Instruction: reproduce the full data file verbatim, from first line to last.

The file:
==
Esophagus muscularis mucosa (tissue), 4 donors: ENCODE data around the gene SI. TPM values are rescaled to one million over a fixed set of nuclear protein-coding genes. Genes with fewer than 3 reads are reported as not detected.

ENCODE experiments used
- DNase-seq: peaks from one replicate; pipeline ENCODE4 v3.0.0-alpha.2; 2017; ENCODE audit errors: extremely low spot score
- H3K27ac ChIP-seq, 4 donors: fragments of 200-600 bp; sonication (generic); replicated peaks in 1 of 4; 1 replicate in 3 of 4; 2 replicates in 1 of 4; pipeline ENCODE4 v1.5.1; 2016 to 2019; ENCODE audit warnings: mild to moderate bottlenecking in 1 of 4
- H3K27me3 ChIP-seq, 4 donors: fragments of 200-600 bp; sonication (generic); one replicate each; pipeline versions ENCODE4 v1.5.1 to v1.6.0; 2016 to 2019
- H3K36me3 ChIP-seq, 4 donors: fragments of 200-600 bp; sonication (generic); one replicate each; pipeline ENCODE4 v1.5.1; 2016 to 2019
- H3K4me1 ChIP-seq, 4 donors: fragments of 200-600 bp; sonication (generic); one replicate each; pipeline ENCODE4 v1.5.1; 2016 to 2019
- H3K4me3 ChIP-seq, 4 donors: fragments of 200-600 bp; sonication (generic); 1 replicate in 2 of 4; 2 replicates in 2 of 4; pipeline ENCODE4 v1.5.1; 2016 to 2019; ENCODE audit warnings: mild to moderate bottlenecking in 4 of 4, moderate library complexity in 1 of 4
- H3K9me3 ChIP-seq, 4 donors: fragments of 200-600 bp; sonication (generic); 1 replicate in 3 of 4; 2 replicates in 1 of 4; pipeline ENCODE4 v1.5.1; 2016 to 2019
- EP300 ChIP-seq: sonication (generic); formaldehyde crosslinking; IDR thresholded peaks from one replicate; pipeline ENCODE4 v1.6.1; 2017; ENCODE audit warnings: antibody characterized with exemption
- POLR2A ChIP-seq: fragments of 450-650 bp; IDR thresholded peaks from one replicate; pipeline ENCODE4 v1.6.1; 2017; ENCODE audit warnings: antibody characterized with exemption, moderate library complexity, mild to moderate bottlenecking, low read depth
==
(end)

Esophagus muscularis mucosa (tissue), 4 donors: ENCODE data around the gene SI. TPM values are rescaled to one million over a fixed set of nuclear protein-coding genes. Genes with fewer than 3 reads are reported as not detected.

ENCODE experiments used
- DNase-seq: peaks from one replicate; pipeline ENCODE4 v3.0.0-alpha.2; 2017; ENCODE audit errors: extremely low spot score
- H3K27ac ChIP-seq, 4 donors: fragments of 200-600 bp; sonication (generic); replicated peaks in 1 of 4; 1 replicate in 3 of 4; 2 replicates in 1 of 4; pipeline ENCODE4 v1.5.1; 2016 to 2019; ENCODE audit warnings: mild to moderate bottlenecking in 1 of 4
- H3K27me3 ChIP-seq, 4 donors: fragments of 200-600 bp; sonication (generic); one replicate each; pipeline versions ENCODE4 v1.5.1 to v1.6.0; 2016 to 2019
- H3K36me3 ChIP-seq, 4 donors: fragments of 200-600 bp; sonication (generic); one replicate each; pipeline ENCODE4 v1.5.1; 2016 to 2019
- H3K4me1 ChIP-seq, 4 donors: fragments of 200-600 bp; sonication (generic); one replicate each; pipeline ENCODE4 v1.5.1; 2016 to 2019
- H3K4me3 ChIP-seq, 4 donors: fragments of 200-600 bp; sonication (generic); 1 replicate in 2 of 4; 2 replicates in 2 of 4; pipeline ENCODE4 v1.5.1; 2016 to 2019; ENCODE audit warnings: mild to moderate bottlenecking in 4 of 4, moderate library complexity in 1 of 4
- H3K9me3 ChIP-seq, 4 donors: fragments of 200-600 bp; sonication (generic); 1 replicate in 3 of 4; 2 replicates in 1 of 4; pipeline ENCODE4 v1.5.1; 2016 to 2019
- EP300 ChIP-seq: sonication (generic); formaldehyde crosslinking; IDR thresholded peaks from one replicate; pipeline ENCODE4 v1.6.1; 2017; ENCODE audit warnings: antibody characterized with exemption
- POLR2A ChIP-seq: fragments of 450-650 bp; IDR thresholded peaks from one replicate; pipeline ENCODE4 v1.6.1; 2017; ENCODE audit warnings: antibody characterized with exemption, moderate library complexity, mild to moderate bottlenecking, low read depth